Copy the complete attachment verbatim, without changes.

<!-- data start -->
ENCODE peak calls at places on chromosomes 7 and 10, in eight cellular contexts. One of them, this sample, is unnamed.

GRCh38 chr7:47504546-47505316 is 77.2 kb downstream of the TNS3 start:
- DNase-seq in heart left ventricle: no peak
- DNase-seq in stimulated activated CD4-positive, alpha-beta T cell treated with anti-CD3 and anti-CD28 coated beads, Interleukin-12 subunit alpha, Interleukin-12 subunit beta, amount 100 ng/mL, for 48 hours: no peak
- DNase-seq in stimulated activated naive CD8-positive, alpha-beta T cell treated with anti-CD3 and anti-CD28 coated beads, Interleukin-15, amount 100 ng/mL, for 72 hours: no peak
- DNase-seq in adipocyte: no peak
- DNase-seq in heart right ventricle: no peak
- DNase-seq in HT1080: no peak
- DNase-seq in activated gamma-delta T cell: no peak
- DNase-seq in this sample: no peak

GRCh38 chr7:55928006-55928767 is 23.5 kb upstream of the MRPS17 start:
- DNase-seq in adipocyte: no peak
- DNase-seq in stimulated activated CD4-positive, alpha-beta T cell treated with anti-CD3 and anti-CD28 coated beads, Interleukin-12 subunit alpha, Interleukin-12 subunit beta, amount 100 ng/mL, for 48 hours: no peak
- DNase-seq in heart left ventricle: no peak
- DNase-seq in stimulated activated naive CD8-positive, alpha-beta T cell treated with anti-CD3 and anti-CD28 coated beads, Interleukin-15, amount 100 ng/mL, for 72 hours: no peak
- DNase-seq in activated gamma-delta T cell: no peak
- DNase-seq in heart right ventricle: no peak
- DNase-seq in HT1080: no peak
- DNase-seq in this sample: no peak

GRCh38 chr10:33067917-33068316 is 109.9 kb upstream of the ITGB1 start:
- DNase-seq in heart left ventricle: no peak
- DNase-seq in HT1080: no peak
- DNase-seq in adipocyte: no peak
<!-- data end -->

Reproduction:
ENCODE peak calls at places on chromosomes 7 and 10, in eight cellular contexts. One of them, this sample, is unnamed.

GRCh38 chr7:47504546-47505316 is 77.2 kb downstream of the TNS3 start:
- DNase-seq in heart left ventricle: no peak
- DNase-seq in stimulated activated CD4-positive, alpha-beta T cell treated with anti-CD3 and anti-CD28 coated beads, Interleukin-12 subunit alpha, Interleukin-12 subunit beta, amount 100 ng/mL, for 48 hours: no peak
- DNase-seq in stimulated activated naive CD8-positive, alpha-beta T cell treated with anti-CD3 and anti-CD28 coated beads, Interleukin-15, amount 100 ng/mL, for 72 hours: no peak
- DNase-seq in adipocyte: no peak
- DNase-seq in heart right ventricle: no peak
- DNase-seq in HT1080: no peak
- DNase-seq in activated gamma-delta T cell: no peak
- DNase-seq in this sample: no peak

GRCh38 chr7:55928006-55928767 is 23.5 kb upstream of the MRPS17 start:
- DNase-seq in adipocyte: no peak
- DNase-seq in stimulated activated CD4-positive, alpha-beta T cell treated with anti-CD3 and anti-CD28 coated beads, Interleukin-12 subunit alpha, Interleukin-12 subunit beta, amount 100 ng/mL, for 48 hours: no peak
- DNase-seq in heart left ventricle: no peak
- DNase-seq in stimulated activated naive CD8-positive, alpha-beta T cell treated with anti-CD3 and anti-CD28 coated beads, Interleukin-15, amount 100 ng/mL, for 72 hours: no peak
- DNase-seq in activated gamma-delta T cell: no peak
- DNase-seq in heart right ventricle: no peak
- DNase-seq in HT1080: no peak
- DNase-seq in this sample: no peak

GRCh38 chr10:33067917-33068316 is 109.9 kb upstream of the ITGB1 start:
- DNase-seq in heart left ventricle: no peak
- DNase-seq in HT1080: no peak
- DNase-seq in adipocyte: no peak